Las Cruces Sun-News
LAS CRUCES – What police reform in Las Cruces could look like remains uncertain.
But the conversation was started after a group of concerned citizens and activists came together Wednesday for a renewed push at reforming the policies and procedures of the Las Cruces Police Department.
The meeting was hosted by New Mexico Comunidades en Acción y de Fé, or NM CAFé, and featured between 30 and 40 participants, including Doña Ana County Sheriff Kim Stewart and President of the Doña Ana Branch of the National Association of the Advancement of Colored People Dr. Bobbie Green.
“I want to make this clear, these are the first steps,” NM CAFé Community Organizer Daniel Sanchez told the crowd. “This is a long-haul fight.”
The meeting comes over a month after a Las Cruces Police Department officer killed 75-year-old Amelia Baca. Additionally, Doña Ana County sheriff’s deputies killed Carlos Gamboa, 57, after a brief standoff on May 21.
In both cases, Baca and Gamboa were in the throes of a mental health crisis and wielded weapons. Baca threatened to hurt her daughter, according to the daughter’s statements to police, while Gamboa fired his shotgun once at a deputy, according to the sheriff.
Sanchez said that the point of the meeting was to garner the public’s ideas and build consent about ways to create incremental change in the community. Sanchez emphasized that incremental change was the goal, not radical transformation.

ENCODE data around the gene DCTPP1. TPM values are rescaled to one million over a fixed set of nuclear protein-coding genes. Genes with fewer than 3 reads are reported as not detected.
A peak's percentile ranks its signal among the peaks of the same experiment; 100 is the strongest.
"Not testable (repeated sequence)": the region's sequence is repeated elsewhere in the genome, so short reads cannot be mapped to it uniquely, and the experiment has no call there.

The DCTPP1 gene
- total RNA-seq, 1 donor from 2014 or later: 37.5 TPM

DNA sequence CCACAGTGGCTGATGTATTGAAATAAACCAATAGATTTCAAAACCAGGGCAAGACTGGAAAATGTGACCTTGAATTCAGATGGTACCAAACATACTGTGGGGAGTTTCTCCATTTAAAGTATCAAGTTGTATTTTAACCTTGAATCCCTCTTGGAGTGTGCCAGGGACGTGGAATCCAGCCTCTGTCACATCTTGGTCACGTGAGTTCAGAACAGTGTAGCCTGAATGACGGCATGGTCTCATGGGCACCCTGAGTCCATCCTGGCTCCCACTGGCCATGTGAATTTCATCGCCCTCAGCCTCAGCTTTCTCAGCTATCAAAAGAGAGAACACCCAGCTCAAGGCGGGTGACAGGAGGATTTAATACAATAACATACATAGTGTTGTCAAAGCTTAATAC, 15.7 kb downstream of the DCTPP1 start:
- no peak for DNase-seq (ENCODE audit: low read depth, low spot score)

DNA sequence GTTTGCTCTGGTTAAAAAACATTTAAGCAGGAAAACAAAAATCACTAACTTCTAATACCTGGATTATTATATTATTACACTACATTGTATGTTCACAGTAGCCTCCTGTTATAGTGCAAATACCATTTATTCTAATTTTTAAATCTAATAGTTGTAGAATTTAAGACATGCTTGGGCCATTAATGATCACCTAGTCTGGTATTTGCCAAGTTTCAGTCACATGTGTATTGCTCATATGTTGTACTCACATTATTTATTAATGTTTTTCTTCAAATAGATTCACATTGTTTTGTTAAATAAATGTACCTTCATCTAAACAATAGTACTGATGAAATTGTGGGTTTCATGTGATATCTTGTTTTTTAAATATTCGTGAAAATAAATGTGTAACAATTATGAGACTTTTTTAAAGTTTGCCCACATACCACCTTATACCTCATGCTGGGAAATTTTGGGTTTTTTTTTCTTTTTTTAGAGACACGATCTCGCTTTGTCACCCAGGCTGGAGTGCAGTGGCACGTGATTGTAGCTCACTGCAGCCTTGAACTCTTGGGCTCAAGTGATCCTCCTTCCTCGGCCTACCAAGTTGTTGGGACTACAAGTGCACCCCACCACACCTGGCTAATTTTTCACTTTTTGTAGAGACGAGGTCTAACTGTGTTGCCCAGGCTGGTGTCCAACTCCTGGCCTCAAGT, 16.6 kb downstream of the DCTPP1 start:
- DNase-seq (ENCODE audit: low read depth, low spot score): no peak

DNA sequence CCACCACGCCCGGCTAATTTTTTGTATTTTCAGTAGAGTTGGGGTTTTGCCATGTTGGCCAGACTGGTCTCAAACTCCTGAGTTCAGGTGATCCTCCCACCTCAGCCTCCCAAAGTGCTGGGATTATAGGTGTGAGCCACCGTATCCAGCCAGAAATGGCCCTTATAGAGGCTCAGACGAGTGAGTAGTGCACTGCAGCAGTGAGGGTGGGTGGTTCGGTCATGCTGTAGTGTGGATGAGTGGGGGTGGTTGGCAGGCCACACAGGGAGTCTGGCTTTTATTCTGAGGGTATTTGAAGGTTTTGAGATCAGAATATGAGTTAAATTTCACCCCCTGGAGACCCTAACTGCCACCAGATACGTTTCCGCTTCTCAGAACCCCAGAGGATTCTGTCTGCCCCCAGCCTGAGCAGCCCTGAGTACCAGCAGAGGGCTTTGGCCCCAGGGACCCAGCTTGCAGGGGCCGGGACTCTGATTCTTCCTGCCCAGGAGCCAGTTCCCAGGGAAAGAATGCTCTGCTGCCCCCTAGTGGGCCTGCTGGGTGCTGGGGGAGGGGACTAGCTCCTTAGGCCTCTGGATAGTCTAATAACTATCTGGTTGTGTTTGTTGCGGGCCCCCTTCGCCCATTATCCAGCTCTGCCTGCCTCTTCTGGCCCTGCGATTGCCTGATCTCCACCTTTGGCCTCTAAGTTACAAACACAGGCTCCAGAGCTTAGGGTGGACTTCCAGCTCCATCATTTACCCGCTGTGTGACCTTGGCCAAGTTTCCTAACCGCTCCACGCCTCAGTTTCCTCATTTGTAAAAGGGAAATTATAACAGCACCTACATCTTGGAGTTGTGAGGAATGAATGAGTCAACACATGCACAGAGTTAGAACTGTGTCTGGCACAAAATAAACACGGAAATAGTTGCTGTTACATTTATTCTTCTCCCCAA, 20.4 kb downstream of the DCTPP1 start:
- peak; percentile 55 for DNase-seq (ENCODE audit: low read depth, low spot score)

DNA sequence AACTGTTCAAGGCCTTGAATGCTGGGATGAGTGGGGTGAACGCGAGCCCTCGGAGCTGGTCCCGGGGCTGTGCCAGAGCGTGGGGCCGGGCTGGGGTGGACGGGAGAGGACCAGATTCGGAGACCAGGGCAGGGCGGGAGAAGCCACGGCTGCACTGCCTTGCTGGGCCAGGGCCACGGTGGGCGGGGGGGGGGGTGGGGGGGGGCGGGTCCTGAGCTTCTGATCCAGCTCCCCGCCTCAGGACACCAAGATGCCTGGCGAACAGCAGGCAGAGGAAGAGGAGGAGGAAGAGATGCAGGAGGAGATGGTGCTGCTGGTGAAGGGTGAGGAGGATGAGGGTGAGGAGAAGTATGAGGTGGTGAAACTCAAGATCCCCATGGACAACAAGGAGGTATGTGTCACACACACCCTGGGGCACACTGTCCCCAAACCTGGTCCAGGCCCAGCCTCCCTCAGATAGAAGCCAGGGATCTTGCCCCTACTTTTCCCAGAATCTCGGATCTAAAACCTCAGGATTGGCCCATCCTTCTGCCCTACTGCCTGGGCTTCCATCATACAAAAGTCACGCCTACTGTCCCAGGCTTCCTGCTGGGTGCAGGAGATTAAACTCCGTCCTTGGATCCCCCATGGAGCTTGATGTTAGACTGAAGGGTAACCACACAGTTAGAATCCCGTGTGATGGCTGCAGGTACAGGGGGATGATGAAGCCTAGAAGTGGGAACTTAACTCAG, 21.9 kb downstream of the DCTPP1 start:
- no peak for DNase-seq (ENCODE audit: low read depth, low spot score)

The crowd seemed to agree. The group broke out into small batches for about an hour before reemerging as one and presenting dozens of ideas including:
Creating a police oversight board
Finding ways to increase transparency and accountability
Building institutions that foster community and police collaboration
After the meeting, Stewart said the gathered community was not far off on many issues. However, she said that she felt the meeting was in need of expertise, specifically that of a police officer.
“It would just be helpful to have some of those facts,” Stewart said. “When I was listening to them talk, I was thinking, ‘Oh, gee, if they just knew this piece, then they could see how all of this fits.”
When asked by the Sun-News if Stewart would consider being that expert voice, she said she would not. Instead, it was more important for someone from LCPD to take that role, Stewart said.
“I kind of like to stay out of it,” she said. “Someone from their (LCPD) community policing teams would be perfect.”
Green shared Stewart’s sentiment that LCPD and the City of Las Cruces should play a role in future discussions.
“I would also like to have seen some of the city leaders and decision-makers here just to hear what we were talking about,” Green said. “Not necessarily to weigh in or anything like that, but just to hear our concerns.”
No one from the City of Las Cruces or LCPD was present at the meeting, despite the meeting occurring at the Thomas Branigan Memorial Library, located between City Hall and LCPD headquarters.
As the meeting closed, Sanchez pressed the crowd into joining another meeting in the future. While the date of that meeting has not been scheduled, Sanchez said he was optimistic about the future after the first meeting concluded.
“Police reform is important to a lot of demographics and a diverse group of citizens,” Sanchez said. “There’s not a magic solution that’s going to fix everything. If we make small incremental adjustments and changes, we can see progress.
Justin Garcia is public safety reporter for the Las Cruces Sun-News. He can be contacted at JEGarcia@lcsun-news.com.